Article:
Alex Barrón – Housing Research Center

And any comments along the lines of – maybe I missed it and I apologize for that because I got late on the call – along which markets you guys have seen the most improvement or ability to raise prices?

Bob Schottenstein

No particular comments on which markets Alex other than to say that we’re seeing improving conditions in every one of our markets, some are improving more than others and some sub markets within markets are showing greater improvement within the market. All-in-all, we feel very pleased with our first quarter performance, pretty much across the board as we emphasized particularly strong performance in Florida, Tampa in Orlando as well as the very strong momentum we are now getting in our new Texas markets as well as Charlotte, Raleigh. Chicago has had a very strong last 12, 24 months for us as well. But across the board, I wouldn’t want to malign any of them.

Alex Barrón – Housing Research Center

Okay. Yeah I was about to ask the reverse question. Any of them that still seem to be running a little slow maybe Maryland?

Bob Schottenstein

No, I believe we had very good sales activity in the first quarter and it really started in the latter part of last year DC. A lot of the predictions that this sequestration nonsense which slow things down have not proved to be something that we have experienced.

Alex Barrón – Housing Research Center

All right. Thanks.

Operator

(Operator Instructions) At this time there are no additional questions.

Phil Creek

Thank you very much for joining us. Look forward to talking to you again in the second quarter.

Operator

Thank you. This concludes today’s conference. You may now disconnect.

Copyright policy: All transcripts on this site are the copyright of Seeking Alpha. However, we view them as an important resource for bloggers and journalists, and are excited to contribute to the democratization of financial information on the Internet. (Until now investors have had to pay thousands of dollars in subscription fees for transcripts.) So our reproduction policy is as follows: You may quote up to 400 words of any transcript on the condition that you attribute the transcript to Seeking Alpha and either link to the original transcript or to www.SeekingAlpha.com. All other use is prohibited.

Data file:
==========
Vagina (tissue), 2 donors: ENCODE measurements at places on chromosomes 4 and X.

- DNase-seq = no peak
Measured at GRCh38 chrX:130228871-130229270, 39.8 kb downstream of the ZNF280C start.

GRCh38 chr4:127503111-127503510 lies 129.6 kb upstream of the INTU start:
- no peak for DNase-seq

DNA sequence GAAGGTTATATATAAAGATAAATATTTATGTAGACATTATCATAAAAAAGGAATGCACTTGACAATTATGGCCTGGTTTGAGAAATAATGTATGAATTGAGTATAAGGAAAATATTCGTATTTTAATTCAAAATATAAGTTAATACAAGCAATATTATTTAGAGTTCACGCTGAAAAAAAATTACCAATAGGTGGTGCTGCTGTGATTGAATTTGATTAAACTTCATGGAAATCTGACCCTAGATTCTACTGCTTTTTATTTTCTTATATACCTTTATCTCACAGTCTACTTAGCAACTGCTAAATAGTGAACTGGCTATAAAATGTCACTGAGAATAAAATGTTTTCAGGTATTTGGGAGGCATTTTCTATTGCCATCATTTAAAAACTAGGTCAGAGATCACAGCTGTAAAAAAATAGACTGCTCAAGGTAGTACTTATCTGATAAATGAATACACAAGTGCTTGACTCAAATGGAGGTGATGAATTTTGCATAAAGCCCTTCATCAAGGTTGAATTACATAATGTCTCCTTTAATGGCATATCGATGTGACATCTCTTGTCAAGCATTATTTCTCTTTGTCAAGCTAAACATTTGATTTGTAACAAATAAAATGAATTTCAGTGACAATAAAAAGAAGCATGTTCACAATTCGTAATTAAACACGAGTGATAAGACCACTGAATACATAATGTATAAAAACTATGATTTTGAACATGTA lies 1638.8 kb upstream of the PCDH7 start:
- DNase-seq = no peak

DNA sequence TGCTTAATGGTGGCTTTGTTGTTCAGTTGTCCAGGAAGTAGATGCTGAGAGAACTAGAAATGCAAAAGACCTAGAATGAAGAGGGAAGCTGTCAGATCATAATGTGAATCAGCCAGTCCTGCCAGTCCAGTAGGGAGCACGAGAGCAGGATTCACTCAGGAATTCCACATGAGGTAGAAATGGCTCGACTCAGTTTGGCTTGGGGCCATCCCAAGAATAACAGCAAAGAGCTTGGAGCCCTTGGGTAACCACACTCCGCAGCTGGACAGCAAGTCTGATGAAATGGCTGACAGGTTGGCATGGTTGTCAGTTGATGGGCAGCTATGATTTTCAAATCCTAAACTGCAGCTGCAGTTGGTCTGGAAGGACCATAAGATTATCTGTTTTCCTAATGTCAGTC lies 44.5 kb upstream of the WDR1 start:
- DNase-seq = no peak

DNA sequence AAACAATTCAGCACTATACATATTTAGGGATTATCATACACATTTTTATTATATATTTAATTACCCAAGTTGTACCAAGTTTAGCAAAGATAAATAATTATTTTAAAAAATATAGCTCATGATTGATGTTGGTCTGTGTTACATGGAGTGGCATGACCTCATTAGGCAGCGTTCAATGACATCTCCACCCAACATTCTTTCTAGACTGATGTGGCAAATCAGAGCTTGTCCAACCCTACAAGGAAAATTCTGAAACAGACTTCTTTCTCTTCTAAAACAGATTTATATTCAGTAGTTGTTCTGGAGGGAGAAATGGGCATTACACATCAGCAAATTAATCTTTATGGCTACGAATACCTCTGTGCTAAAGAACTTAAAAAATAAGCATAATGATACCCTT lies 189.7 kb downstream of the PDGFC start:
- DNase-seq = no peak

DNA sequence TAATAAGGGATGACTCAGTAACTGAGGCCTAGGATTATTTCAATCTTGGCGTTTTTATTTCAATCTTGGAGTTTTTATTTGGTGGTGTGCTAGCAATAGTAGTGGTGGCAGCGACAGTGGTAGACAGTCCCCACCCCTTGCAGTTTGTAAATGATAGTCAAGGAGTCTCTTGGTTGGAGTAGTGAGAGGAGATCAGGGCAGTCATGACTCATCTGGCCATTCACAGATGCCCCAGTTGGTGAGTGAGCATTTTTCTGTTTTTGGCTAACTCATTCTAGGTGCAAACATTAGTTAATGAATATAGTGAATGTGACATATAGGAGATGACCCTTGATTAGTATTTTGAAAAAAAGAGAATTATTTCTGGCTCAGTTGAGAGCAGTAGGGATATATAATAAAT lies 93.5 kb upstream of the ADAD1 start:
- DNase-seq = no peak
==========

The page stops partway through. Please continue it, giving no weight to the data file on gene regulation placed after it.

THE INFORMATION CONTAINED HERE IS A TEXTUAL REPRESENTATION OF THE APPLICABLE COMPANY'S CONFERENCE CALL, CONFERENCE PRESENTATION OR OTHER AUDIO PRESENTATION, AND WHILE EFFORTS ARE MADE TO PROVIDE AN ACCURATE TRANSCRIPTION, THERE MAY BE MATERIAL ERRORS, OMISSIONS, OR INACCURACIES IN THE REPORTING OF THE SUBSTANCE OF THE AUDIO PRESENTATIONS. IN NO WAY DOES SEEKING ALPHA ASSUME ANY RESPONSIBILITY FOR ANY INVESTMENT OR OTHER DECISIONS MADE BASED UPON THE INFORMATION PROVIDED ON THIS WEB SITE OR IN ANY TRANSCRIPT. USERS ARE ADVISED TO REVIEW THE APPLICABLE COMPANY'S AUDIO PRESENTATION ITSELF AND THE APPLICABLE COMPANY'S SEC FILINGS BEFORE MAKING ANY INVESTMENT OR OTHER DECISIONS.

If you have any additional questions about our online transcripts, please contact us at: transcripts@seekingalpha.com. Thank you!

Source: M/I Homes' CEO Discusses Q1 2013 Results - Earnings Call Transcript
This Transcript
All Transcripts